Wednesday, September 4, 2013

Destroy this prairie!

WHEN I FIRST BROUGHT a group of my undergraduate students to meet William Jordan III at Cafe Mozart in Evanston, Illinois, he told them that each year we should ritualistically destroy a small plot of virgin prairie, of which there is virtually none left in this state, in order to dramatize its importance to us. I assured them that he did not mean this sacrifice literally; he assured them that he did.

[This is my favorite paragraph that I wrote in the past year... from a long and almost completely unread essay at LARB]


  1. I rarely agree with Eric Katz, but he was correct in his review of Sunflower Forest that it was a bad book. Incoherent attempt at resolving what I call the paradox of meddling which bedevils environmentalism and "restoration ecology". Katz suffers from the same disease with his absolutist definition of "nature". But Bill would have done well to sit down with Wendell Berry and discuss guilt and shame and how agriculturalists handle the paradox of meddling.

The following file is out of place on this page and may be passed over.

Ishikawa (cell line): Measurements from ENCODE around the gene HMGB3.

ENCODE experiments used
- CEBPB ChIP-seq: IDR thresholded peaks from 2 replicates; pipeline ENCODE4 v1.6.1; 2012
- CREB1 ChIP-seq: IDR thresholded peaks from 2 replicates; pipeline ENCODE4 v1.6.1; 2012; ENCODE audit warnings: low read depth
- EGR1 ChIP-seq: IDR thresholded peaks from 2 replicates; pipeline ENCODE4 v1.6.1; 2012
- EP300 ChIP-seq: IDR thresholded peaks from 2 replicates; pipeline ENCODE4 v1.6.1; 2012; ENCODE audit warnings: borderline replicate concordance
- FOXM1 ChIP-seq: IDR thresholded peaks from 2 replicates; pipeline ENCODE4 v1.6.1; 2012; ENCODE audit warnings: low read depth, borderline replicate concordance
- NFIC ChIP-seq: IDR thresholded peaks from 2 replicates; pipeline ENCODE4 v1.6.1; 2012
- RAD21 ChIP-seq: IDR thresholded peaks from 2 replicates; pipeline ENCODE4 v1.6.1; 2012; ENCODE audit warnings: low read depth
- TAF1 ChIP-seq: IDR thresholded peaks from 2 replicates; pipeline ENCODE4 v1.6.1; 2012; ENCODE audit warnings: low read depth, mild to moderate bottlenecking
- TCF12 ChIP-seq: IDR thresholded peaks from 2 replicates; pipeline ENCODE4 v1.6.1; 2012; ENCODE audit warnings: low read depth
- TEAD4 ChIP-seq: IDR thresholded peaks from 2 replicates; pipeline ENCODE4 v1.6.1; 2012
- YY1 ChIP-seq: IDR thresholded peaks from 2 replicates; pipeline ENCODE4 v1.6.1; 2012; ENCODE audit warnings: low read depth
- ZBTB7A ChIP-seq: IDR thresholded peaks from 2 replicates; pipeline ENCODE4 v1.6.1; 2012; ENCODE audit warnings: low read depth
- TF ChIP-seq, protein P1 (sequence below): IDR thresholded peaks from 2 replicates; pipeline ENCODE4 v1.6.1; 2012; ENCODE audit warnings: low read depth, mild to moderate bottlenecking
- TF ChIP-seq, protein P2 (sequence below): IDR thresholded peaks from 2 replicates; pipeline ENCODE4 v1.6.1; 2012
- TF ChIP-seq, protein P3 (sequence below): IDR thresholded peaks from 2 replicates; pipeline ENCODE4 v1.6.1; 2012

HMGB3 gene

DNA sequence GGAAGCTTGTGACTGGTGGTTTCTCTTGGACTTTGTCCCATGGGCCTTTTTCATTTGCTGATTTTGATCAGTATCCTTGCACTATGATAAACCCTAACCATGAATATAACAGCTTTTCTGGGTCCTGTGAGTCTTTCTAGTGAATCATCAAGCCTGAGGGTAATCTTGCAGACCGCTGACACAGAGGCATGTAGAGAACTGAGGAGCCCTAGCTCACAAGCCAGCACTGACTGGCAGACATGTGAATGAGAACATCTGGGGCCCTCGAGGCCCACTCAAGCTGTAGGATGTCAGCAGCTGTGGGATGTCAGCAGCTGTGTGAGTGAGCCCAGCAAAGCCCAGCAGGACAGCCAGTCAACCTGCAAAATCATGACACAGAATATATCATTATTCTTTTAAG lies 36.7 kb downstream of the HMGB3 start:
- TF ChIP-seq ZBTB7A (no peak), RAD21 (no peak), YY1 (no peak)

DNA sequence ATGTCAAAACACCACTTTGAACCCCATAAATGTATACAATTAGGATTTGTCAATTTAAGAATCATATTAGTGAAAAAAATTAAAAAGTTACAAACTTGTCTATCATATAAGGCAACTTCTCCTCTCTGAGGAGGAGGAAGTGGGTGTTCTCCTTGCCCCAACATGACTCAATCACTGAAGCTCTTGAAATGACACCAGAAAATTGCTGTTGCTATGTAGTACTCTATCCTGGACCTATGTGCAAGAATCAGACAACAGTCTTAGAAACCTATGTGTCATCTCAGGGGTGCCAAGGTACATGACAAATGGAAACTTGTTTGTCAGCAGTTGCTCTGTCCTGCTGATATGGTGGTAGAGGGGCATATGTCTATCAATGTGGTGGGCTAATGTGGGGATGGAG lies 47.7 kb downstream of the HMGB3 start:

But I agree - yours is a mighty fine paragraph.

  2. My sense is that Bill and Wendell would have a lot to talk about; and may at the end of the conversation have a shared understanding of those terms. My sense is the Katz missed the point, and reviewed not the book itself but what he thought it should be about. For my part, I think its a fine book - a great and fertile provocation.

  3. If you haven't read it recently Kevin, I'd recommend that you take another look at the book. I think you, in particular, would find some real points of connection with it. Primarily because Bill more that any other writing on the topic sees restoration as problematic (in the same way that agriculture is, perhaps) but simultaneously a way of productively dealing, psychologically, existentially, with the consequence of the fact that meddle we do, meddle we must. Or something like that...